‘Pull My Name Off The I Support Donald Trump List,’ Says GOP Lawmaker Over Syria Pullout

Rep. John Shimkus heavily criticized President Donald Trump's decision to pull U.S. troops out of northern Syria, ending his full support for the president over the matter.

President Donald Trump, accompanied by first lady Melania Trump, speaks to the media
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Rep. John Shimkus heavily criticized President Donald Trump's decision to pull U.S. troops out of northern Syria, ending his full support for the president over the matter.

President Donald Trump was on the receiving end from both sides of the political aisle for his recent and controversial decision to remove U.S. troops from a section of Syria, which, in turn, left American allies vulnerable to attacks from Turkey.

But while the Republicans who voiced concern over the move measured their criticism, at least one GOP lawmaker not only condemned Trump for the move, but pulled his support for the president altogether.

According to KTVI, Illinois Republican Rep. John Shimkus publicly pulled his support for Trump during a recent radio interview, calling Trump’s decision to reposition the troops “despicable” and “terrible.”

“I’m heartbroken. In fact, I called my chief of staff in DC and said, ‘Pull my name off the I support Donald Trump list.’ We have just stabbed our allies in the back. This has just shocked, embarrassed, and angered me,” Shimkus said.

After slamming the president as a “populist” who puts America first, even if it means abandoning allies, Shimkus doubled down on his shift away from supporting Trump.

“While my votes will continue to support the President’s domestic policy agenda, because of this terrible foreign policy decision I asked that my name be removed from his campaign’s official list of supporters,” Shimkus stated.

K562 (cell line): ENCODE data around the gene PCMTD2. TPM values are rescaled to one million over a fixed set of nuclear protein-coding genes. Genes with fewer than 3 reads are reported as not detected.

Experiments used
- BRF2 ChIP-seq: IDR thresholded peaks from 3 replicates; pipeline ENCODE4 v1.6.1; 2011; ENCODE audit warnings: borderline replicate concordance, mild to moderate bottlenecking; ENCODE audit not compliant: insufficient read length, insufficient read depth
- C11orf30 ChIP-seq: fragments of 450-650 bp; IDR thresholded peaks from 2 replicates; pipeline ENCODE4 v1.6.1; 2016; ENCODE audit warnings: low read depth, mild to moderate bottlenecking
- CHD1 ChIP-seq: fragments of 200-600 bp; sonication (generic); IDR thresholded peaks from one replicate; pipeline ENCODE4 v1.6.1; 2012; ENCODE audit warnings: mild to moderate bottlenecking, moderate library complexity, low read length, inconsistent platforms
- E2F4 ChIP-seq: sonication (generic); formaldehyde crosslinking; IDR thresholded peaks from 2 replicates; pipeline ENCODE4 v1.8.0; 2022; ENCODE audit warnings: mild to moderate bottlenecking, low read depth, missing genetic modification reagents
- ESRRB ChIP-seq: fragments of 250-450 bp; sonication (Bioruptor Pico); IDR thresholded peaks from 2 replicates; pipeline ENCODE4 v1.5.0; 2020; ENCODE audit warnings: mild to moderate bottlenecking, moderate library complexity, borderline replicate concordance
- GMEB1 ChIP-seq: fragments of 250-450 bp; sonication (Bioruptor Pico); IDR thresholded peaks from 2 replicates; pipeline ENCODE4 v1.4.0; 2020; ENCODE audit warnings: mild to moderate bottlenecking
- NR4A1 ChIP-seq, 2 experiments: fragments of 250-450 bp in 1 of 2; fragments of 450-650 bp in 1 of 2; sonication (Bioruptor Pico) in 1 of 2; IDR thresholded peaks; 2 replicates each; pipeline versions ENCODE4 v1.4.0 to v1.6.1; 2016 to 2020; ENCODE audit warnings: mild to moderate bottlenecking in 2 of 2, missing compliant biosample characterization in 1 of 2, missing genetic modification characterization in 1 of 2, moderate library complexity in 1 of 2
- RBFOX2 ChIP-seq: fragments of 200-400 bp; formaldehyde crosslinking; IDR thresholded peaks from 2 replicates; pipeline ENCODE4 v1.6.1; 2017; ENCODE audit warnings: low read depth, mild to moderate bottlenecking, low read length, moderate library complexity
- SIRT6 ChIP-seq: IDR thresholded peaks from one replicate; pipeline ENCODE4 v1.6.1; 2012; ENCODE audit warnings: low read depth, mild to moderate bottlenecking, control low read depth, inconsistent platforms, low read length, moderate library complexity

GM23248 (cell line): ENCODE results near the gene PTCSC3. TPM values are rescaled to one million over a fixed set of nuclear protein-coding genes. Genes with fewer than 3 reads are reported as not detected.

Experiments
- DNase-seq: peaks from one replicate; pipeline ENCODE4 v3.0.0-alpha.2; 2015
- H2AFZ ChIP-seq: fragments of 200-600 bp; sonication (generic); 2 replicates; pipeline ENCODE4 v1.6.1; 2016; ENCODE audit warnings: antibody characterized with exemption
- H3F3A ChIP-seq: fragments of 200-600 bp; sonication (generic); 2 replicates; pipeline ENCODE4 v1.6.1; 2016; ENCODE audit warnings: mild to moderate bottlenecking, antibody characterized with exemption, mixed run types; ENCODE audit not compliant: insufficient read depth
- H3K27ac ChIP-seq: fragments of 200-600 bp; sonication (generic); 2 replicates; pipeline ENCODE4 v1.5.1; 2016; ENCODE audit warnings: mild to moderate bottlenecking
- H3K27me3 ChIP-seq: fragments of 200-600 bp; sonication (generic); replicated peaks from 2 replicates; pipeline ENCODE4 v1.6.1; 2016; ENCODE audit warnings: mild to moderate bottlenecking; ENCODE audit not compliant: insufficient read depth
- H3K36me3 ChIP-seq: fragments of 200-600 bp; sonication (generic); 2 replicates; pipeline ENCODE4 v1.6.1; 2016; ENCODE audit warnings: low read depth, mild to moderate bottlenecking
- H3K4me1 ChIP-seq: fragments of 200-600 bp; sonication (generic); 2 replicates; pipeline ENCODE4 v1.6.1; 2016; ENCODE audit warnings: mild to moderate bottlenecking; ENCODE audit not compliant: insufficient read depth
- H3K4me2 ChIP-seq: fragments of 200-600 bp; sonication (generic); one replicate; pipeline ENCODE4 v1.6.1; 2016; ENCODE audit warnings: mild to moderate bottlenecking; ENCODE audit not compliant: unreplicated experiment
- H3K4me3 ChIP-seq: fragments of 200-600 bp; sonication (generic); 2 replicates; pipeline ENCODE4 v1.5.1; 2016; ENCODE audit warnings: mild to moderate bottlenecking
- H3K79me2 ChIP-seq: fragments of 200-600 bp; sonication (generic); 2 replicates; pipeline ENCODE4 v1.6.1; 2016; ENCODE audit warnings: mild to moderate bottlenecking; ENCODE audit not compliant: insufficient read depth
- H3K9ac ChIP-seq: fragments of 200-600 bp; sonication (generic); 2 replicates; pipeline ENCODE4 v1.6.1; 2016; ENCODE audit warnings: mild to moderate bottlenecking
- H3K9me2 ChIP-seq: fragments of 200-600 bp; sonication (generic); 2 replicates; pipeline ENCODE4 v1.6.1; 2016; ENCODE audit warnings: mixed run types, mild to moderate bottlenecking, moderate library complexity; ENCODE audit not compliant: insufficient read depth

Shimkus, who is not up for re-election in 2020, joined regional Republican allies Sen. Roy Blunt and Congresswoman Vicky Hartzler, both of whom expressed concern over Trump’s decision.

Chairman John Shimkus looks on as Environmental Protection Agency Administrator Scott Pruitt testifies.
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Several other high-profile Republicans questioned Trump’s decision to leave Kurdish allies vulnerable to attack, including Rep. Liz Cheney and Sen. Lindsey Graham — both are otherwise staunch Trump backers.

Graham called the move a “disaster in the making” and Cheney posted on social media that “The news from Syria is sickening.”

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The president struck back at Graham — one of his top allies in the U.S. Senate — on Wednesday with a dig about Graham’s hawkish foreign policy positions.

“I think Lindsey would like to stay there for the next 200 years and maybe add a couple a hundred thousand people every place,” Trump said. “But I disagree with Lindsey on that.”

As previously reported by The Inquisitr, New York Rep. Alexandria Ocasio-Cortez slammed the president’s decision to move troops out of northern Syria, citing what she claims is a conflict of personal financial conflicts of interests that the president has in the region.

Within several days of allowing Turkish forces to move forward with an incursion into northern Syria, Trump on Wednesday seemed to partially backtrack on the idea, as he condemned the assault that Turkish forces later mounted on Kurdish fighters, who have been instrumental in assisting the U.S. military in the fight against ISIS terrorists.